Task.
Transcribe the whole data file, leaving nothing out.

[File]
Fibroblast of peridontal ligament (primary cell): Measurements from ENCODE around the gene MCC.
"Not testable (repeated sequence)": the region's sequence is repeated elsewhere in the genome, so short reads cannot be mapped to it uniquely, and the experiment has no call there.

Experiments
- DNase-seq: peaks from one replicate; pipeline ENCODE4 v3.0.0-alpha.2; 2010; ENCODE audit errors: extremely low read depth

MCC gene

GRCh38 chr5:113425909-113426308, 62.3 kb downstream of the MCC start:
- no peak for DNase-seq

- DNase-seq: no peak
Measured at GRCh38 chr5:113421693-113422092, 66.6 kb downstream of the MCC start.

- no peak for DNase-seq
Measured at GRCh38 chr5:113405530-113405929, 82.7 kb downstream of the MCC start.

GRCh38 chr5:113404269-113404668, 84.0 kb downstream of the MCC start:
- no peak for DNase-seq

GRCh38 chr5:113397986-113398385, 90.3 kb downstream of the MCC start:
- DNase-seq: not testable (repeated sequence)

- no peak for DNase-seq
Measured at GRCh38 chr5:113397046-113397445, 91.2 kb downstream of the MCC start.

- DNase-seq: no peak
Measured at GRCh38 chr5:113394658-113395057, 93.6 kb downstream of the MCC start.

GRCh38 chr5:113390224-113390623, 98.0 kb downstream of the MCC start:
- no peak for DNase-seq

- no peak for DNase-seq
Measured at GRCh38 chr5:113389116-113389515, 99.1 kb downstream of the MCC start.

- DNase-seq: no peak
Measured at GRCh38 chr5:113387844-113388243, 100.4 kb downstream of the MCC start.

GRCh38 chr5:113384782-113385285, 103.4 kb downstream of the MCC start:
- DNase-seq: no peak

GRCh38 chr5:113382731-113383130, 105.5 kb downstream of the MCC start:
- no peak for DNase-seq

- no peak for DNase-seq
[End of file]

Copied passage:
Fibroblast of peridontal ligament (primary cell): Measurements from ENCODE around the gene MCC.
"Not testable (repeated sequence)": the region's sequence is repeated elsewhere in the genome, so short reads cannot be mapped to it uniquely, and the experiment has no call there.

Experiments
- DNase-seq: peaks from one replicate; pipeline ENCODE4 v3.0.0-alpha.2; 2010; ENCODE audit errors: extremely low read depth

MCC gene

GRCh38 chr5:113425909-113426308, 62.3 kb downstream of the MCC start:
- no peak for DNase-seq

- DNase-seq: no peak
Measured at GRCh38 chr5:113421693-113422092, 66.6 kb downstream of the MCC start.

- no peak for DNase-seq
Measured at GRCh38 chr5:113405530-113405929, 82.7 kb downstream of the MCC start.

GRCh38 chr5:113404269-113404668, 84.0 kb downstream of the MCC start:
- no peak for DNase-seq

GRCh38 chr5:113397986-113398385, 90.3 kb downstream of the MCC start:
- DNase-seq: not testable (repeated sequence)

- no peak for DNase-seq
Measured at GRCh38 chr5:113397046-113397445, 91.2 kb downstream of the MCC start.

- DNase-seq: no peak
Measured at GRCh38 chr5:113394658-113395057, 93.6 kb downstream of the MCC start.

GRCh38 chr5:113390224-113390623, 98.0 kb downstream of the MCC start:
- no peak for DNase-seq

- no peak for DNase-seq
Measured at GRCh38 chr5:113389116-113389515, 99.1 kb downstream of the MCC start.

- DNase-seq: no peak
Measured at GRCh38 chr5:113387844-113388243, 100.4 kb downstream of the MCC start.

GRCh38 chr5:113384782-113385285, 103.4 kb downstream of the MCC start:
- DNase-seq: no peak

GRCh38 chr5:113382731-113383130, 105.5 kb downstream of the MCC start:
- no peak for DNase-seq

- no peak for DNase-seq